It’s been far too long since I’ve posted anything. It wasn’t for lack of moments of inspiration. I thought of plenty things to write about both involving the events of my life in 2016 as well as tidbits I wanted to share. And it never happened. As bad as the year started with Dad’s stroke in March, it really went off the rails as the year drew to a gray close.

Long Ago

I don’t know where to begin but I will go ahead and say that as 2016 ended, we lost my father. He never managed to find any equilibrium in his health post-stroke. We limped from one health crisis to the next. It wasn’t for lack of desire on his part. He worked hard at recovering. He managed to succeed at speech therapy well enough to get to eat some of the things he loved again during a brief window in late summer. For two months he could speak well enough to reminisce with us about the past. I got to hear him laugh and tell jokes again. And life almost seemed normal.

The past may have been clear but the present was a muddle for him. His eyesight was damaged by the stroke as well as reasoning skills. For some reason, it was the eyesight that was particularly upsetting to me. It was permanent, not something that he would ever recover. With time he might have adjusted but there would always be a gap in what he was seeing. His ability to put things in logical time order was gone. So he might remember someone had visited but it could have been yesterday or a month ago. While the past was solid, his mind post-stroke was like a jumbled file cabinet. All the details were there but he might or might not find them.

Still for a short time there were happy moments in there where I could almost forget how much our life had been altered. And when I felt sorry for myself I would try to remember that no one’s life was altered as much as his was. One of his top hopes for recovery was simply to be able to use the bathroom again. What a simple dignity to lose in life… That was up there with his plans to drive again and return to work. I never had the heart to tell him how unlikely those dreams were. I encouraged any of his dreams that I thought would motivate him to get well enough to come home to us.

To some degree, I am an over-planner and over-researcher. At first I didn’t question he’d recover, but we were still in early days when I was reading medical articles about stroke survival rates and stroke therapy. And the more I read, the more I knew the odds were against him surviving a handful of years with his age and the severity of his stroke… I hoped he’d beat the statistics, but it was not to be. Maybe I could have been happier if I had been ignorant but I spent much of the year trying to be positive when deep down I had a dread of what lay ahead.

For a time after his stroke, I was angry with him for not going to the doctor more often. I had asked him to go to get his hearing checked a year or so before. I had no idea anything else might be an issue. But we discovered the night of his stroke that he had undiagnosed high blood pressure. Granted, he walked at least two miles every day and tried to watch what he ate. So I guess he may have felt he was doing enough. But by the time he breathed his last, I had reconciled my feelings on that matter.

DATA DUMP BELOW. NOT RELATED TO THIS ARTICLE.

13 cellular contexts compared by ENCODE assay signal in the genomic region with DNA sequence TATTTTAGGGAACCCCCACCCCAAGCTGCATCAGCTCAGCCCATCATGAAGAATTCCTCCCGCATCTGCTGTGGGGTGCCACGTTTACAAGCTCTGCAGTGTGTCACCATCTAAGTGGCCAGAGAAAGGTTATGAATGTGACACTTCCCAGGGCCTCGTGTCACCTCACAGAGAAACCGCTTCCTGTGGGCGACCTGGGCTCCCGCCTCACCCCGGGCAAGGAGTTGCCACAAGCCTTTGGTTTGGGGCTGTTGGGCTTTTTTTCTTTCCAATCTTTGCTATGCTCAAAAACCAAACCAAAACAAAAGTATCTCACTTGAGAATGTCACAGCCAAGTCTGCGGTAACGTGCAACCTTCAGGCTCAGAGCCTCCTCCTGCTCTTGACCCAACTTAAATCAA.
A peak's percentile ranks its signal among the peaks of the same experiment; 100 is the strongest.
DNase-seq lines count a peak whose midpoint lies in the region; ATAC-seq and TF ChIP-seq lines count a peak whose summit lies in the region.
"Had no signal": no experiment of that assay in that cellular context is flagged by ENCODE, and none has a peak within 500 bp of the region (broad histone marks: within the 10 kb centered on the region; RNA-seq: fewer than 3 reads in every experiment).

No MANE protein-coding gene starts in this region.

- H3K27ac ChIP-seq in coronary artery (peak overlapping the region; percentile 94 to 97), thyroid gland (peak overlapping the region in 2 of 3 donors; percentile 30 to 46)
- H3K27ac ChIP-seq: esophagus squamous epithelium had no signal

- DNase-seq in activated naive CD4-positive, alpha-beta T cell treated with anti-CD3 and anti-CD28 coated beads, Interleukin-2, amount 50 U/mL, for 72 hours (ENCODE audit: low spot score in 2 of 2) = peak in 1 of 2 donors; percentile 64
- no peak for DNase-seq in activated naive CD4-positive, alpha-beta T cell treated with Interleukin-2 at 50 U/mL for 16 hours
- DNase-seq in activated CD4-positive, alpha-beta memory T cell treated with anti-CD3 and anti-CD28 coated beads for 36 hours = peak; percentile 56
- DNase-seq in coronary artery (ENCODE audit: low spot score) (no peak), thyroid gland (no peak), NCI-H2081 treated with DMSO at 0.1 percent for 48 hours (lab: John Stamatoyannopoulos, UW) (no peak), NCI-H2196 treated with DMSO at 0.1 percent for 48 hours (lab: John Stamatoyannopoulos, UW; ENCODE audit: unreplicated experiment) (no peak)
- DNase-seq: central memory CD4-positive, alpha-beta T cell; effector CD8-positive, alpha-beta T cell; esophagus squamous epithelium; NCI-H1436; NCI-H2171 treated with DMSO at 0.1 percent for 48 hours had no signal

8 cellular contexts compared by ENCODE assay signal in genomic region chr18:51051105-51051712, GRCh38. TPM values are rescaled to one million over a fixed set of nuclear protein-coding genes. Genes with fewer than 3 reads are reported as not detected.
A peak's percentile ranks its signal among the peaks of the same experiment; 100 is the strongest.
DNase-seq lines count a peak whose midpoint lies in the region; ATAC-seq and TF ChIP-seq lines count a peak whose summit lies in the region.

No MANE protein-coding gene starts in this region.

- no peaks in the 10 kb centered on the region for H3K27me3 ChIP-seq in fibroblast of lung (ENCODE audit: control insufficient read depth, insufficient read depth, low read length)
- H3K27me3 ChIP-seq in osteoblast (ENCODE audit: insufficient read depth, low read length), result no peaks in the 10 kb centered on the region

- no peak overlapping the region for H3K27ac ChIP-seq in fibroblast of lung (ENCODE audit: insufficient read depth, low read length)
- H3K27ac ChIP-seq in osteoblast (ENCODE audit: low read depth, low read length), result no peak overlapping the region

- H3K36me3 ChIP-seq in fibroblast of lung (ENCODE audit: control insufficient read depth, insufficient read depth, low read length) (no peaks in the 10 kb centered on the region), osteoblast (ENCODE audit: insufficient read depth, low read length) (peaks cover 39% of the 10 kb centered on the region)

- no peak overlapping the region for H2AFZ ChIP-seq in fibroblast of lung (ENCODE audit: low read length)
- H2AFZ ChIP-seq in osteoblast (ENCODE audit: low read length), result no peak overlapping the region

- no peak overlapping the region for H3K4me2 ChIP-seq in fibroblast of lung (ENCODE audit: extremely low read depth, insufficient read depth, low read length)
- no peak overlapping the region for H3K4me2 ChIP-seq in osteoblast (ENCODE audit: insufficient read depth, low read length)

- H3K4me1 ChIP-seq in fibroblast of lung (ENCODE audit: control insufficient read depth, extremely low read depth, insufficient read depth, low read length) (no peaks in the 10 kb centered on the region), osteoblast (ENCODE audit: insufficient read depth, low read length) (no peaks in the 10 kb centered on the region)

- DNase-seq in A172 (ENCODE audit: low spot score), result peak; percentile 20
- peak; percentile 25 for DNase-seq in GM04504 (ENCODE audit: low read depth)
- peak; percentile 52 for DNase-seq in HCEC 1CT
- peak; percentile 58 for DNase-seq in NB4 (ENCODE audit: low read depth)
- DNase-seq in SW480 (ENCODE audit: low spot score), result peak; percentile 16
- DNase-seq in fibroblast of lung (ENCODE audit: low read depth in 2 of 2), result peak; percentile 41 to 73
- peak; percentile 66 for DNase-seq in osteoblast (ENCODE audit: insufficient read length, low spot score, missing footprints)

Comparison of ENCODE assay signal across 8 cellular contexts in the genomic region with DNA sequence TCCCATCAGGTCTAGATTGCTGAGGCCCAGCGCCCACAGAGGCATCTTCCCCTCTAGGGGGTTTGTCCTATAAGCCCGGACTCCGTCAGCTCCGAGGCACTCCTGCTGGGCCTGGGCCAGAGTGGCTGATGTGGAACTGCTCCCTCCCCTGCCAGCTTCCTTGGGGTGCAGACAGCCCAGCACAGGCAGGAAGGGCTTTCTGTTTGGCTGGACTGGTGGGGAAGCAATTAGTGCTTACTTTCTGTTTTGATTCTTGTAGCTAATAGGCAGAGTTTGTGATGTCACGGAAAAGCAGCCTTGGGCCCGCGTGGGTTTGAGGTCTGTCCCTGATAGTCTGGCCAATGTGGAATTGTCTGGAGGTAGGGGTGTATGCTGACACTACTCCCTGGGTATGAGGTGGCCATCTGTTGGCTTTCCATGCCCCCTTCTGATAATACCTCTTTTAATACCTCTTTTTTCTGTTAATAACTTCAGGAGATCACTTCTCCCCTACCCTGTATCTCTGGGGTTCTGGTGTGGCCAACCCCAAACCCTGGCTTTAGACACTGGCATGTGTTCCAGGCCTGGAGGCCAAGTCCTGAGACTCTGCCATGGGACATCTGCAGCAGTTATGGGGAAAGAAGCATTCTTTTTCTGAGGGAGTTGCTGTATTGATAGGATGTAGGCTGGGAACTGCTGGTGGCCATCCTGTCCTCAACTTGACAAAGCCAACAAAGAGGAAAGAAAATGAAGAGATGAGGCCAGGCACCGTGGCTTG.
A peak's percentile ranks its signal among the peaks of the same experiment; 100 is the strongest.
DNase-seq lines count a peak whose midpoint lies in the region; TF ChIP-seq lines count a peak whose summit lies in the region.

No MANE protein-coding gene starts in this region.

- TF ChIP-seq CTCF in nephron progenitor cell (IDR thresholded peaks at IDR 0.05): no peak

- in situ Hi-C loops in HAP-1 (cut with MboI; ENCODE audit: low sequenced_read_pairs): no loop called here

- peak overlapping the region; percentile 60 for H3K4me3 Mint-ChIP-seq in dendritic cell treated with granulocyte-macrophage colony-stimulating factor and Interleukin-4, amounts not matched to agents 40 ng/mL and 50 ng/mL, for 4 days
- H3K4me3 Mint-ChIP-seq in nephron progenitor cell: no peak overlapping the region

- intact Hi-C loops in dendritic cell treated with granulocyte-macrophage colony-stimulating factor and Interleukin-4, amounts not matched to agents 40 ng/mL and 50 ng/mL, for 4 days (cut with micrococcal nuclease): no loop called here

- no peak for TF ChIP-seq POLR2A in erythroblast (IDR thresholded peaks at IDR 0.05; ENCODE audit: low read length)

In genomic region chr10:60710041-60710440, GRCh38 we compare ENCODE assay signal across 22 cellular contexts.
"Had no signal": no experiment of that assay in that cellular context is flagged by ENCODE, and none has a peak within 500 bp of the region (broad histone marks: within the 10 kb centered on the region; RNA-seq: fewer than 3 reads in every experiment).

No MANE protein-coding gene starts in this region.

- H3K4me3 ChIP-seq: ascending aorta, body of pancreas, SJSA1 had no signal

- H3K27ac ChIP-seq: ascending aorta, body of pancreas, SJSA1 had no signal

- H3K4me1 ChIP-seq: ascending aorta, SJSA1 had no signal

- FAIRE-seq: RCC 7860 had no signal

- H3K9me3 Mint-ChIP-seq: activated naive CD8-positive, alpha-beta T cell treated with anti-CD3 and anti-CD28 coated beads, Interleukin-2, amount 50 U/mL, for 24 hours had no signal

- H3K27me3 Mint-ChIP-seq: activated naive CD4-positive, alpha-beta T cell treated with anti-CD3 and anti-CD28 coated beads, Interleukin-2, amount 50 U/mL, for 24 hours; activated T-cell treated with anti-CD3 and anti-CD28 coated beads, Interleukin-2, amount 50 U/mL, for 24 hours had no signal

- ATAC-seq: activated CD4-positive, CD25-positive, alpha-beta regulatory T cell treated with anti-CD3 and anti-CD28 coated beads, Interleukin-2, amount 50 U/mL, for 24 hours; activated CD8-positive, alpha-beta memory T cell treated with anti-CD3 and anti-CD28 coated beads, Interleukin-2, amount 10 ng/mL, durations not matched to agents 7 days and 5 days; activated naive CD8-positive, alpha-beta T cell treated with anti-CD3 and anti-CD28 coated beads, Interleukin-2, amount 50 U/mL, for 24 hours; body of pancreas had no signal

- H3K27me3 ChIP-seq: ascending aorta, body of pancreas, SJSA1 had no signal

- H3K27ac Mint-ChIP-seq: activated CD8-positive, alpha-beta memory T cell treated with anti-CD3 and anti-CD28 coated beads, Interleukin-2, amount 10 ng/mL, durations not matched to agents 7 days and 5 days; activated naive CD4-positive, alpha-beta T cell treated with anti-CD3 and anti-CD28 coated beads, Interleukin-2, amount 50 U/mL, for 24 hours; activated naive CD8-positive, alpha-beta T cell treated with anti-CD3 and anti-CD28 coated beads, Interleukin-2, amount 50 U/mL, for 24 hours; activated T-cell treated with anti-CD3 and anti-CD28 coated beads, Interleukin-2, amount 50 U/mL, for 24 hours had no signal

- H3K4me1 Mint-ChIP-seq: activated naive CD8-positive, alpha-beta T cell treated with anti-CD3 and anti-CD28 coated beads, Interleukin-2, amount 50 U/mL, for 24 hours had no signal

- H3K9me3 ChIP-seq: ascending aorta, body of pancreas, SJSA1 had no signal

As the months passed, at every turn we found out about a new health issue that lay between him and his survival. The worst was probably the clogged arteries in his neck. I was standing there while the ultrasound technician scanned them and although I’m no doctor I could tell things were not right before the doctor even spoke to us. As the list grew, I realized that we might have had a few more years but they would have been years he spent knowing he was sick. In a strange way, I feel better that he had no idea how sick he was until the very end.

After that brief window, he spent the last three months of his life in and out of the hospital and lost all the ground he had regained. And it became clearer with each hospital stay that he didn’t have the strength to start over again. He had the will mind you. Up until the last month, he spoke often to me about getting restarted in therapy, but his body was just not up to the challenge. After two bouts of pneumonia and multiple urinary tract infections, his kidneys finally gave up. We spent December waiting for the end which came on the 29th. The end was peaceful if protracted. And my Mom and I were both by his bed when he took his last breath. After weeks of knowing the end was in sight it was still quite sudden and days later I still feel like I’m in a state of shock.

And there’s a huge hole in our lives that will never be filled. Mom lost a husband of 50 years and I lost a rock in my life, too. We knew as well as anyone the day was coming but there’s simply no preparation equal to the task. Somehow we’ll have to face 2017 and a new world.

One Response

  • Sorry for your loss of your father. One thing that helped me when I lost my father was the idea that grief comes in waves, and over time, the waves get further and further apart (even if they may never entirely stop coming).

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